Sorry I’m late to the party, guys. I went through a few pesky, problematic drafts of this thing, but each seemed to be a pithy little assassination of this record as some kind of post-millennial pop-rap zeitgeist. And I think the reason I had so much trouble painting it out to be one is that it isn’t. Oh, Roman Reloaded wants to be the sign of its times, clawing desperately at the coattails of a relevance just barely out of its grasp, but it never quite catches. Like Jay-Z’s In My Lifetime, Vol. 1 (an infinitely more accomplished record. Save your comment section shots.), Roman Reloaded is plagued by dueling objectives. On the one hand, we have Nicki Minaj, breakout star of the 2010-11 season hellbent on cementing her star status. On the other, we have Nicki drunk on newfound fame and ready to take a few chances. But God MC, she ain’t, and so we’re left with this ghastly, conflicted beast of a record to contend with.
Rather than concentrate on making Nicki’s experiments poppy or forcing pop to accept her experiments, Roman Reloaded splits the difference quite literally down the middle between wigged out theatrical rap excess and more mannered pop radio fare. RR’s pulled punches and hedged bets are especially a shame considering the way Nicki’s labelmate Drake remade urban radio in his own navel-gazing, insular image just six months prior when faced with the same sophomore album dilemma. Roman Reloaded peeks out of the bushes with the manic Lil Kim taunt “Stupid Hoe” and the spooky minimalism of “Beez in the Trap” as well as less outre numbers like the title track and “Champion”, which favor straight spitting over Minaj’s trademark batshit chicanery. But for every singular bit of gruff hip-hop swagger on RR’s front end, there’s a shameless grab for chart dominance on the back end.
Roman Reloaded vaults past its aggressive portion on a glut of RedOne-produced dance pop tunes that, surprising no one, mine the same territory as RedOne’s ace boon and Minaj’s direct stylistic antecedent, Lady Gaga. RedOne’s pop machinery is so well oiled that we scarcely see anything resembling Minaj for the four tracks he helms. She melts into these productions with the anonymity of another one of his trance-lite synths, surfacing for the odd vocal tic or spitfire verse but otherwise playing Robin to his Batman. It isn’t until Vanessa Hudgens’ boy Dreamlab comes through with the spacious, piano-laced “Marilyn Monroe” and Dr. Luke tosses her the dubstep inflected “Young Forever” that the X’ed-out-in-Ibiza haze clears. Jilted lover’s anthem “Fire Burns” ditches Red’s hospital room sterility for a vocal performance that prizes emotion over hitting the right notes. They’re not great, but they’re godsends, marshmallows in a vat of nondescript electro-pop molasses.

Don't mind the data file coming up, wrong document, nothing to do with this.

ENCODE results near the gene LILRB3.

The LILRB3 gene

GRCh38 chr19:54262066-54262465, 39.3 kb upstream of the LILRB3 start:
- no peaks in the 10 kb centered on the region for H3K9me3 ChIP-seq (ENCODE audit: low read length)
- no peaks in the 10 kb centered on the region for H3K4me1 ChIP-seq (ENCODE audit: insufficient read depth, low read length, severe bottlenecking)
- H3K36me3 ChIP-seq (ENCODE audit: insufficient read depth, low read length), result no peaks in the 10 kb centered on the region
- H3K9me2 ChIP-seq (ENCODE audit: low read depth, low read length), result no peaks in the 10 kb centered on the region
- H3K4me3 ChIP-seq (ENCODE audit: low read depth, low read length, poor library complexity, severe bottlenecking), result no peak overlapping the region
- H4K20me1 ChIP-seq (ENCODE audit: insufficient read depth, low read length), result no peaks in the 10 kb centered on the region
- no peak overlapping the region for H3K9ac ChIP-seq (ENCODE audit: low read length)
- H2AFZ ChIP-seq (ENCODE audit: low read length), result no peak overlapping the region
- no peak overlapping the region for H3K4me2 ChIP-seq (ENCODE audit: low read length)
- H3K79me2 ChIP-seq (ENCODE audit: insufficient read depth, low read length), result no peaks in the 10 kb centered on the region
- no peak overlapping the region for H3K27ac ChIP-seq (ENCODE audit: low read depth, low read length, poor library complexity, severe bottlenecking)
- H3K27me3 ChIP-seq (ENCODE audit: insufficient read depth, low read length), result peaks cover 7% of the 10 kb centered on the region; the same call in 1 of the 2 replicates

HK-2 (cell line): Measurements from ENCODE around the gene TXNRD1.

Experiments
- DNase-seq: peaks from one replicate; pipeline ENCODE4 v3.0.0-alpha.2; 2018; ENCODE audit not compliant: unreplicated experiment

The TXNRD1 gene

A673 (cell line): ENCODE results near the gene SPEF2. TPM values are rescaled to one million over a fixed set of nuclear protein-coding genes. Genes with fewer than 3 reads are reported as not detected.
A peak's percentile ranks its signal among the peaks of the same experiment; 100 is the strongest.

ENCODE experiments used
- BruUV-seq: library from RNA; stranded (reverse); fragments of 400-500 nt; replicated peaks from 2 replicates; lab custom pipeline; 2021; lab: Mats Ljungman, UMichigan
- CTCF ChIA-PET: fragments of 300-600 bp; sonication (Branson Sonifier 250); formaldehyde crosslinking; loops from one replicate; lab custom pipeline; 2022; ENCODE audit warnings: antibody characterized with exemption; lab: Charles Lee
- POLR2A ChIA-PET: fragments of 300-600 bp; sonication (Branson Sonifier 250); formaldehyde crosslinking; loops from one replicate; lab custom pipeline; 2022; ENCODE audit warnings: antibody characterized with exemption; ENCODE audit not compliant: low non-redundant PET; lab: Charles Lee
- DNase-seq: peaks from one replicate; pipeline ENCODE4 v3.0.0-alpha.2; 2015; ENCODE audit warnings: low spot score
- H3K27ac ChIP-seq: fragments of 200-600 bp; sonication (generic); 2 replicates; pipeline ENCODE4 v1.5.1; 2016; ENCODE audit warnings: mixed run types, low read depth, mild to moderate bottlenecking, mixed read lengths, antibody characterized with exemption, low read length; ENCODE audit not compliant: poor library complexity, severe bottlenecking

So we have half an album of bravely unusual (sometimes awful, it must be noted) free-associative smack talk and then the 2011 edition of Now That’s What I Call Music tacked onto the end. It’s progressive and regressive in equal measure, a schizophrenic listen aimed solely at the kind of fan who loves Britney Spears AND Lil Wayne, which, friends, is not me. My appreciation of this record is further complicated by my lack of a vagina and the fact that the last time I was 15 was 15 years ago. (If it’s sexist to say this album is aimed squarely and blackheartedly at little girls, I’ll own it.) I never had a snowball’s chance in hell of enjoying this thing, and, big shocker, I don’t. So let’s just give it a noncommittal but actually quite shitty score, delete it way the fuck off my iPod, and never speak of it again. Maybe the next time I’m forced to endure “Beez in the Trap” in a social situation, I’ll compliment 2 Chainz’s verse and make some mid-level esoteric remark about Kenoe’s beat sounding like oddball 2006 Neptunes that no one will agree with, and I’ll tiptoe further into my disconnect with the youth, all the while stroking the prickly new grays in my goatee. I can’t wait.
I will say this, though: I find it disconcerting that the biggest female rap star to come along since Lauryn Hill and Missy Elliott took hiatuses and Lil Kim went kabuki feels the need to pump out this male alter ego drivel in order to express her assertive side and relegates most of the emotionally resonant material into a studiously girly alcove at the back of the album. You can rap with emotion. You can sing with authority. You don’t have to split yourself in two to express your artistic versatility. Listen to fucking Ghostface wince on “I Can’t Go To Sleep” and then cut ass on “Gravel Pit” on the same album. Listen to Missy asking to cuddle on “Friendly Skies” and then kicking dude to the curb two songs later on “Don’t Be Commin’ in My Face”. Own your persona, all of it. Fuck outta here with this parlor trick split personality bullshit. That’s all.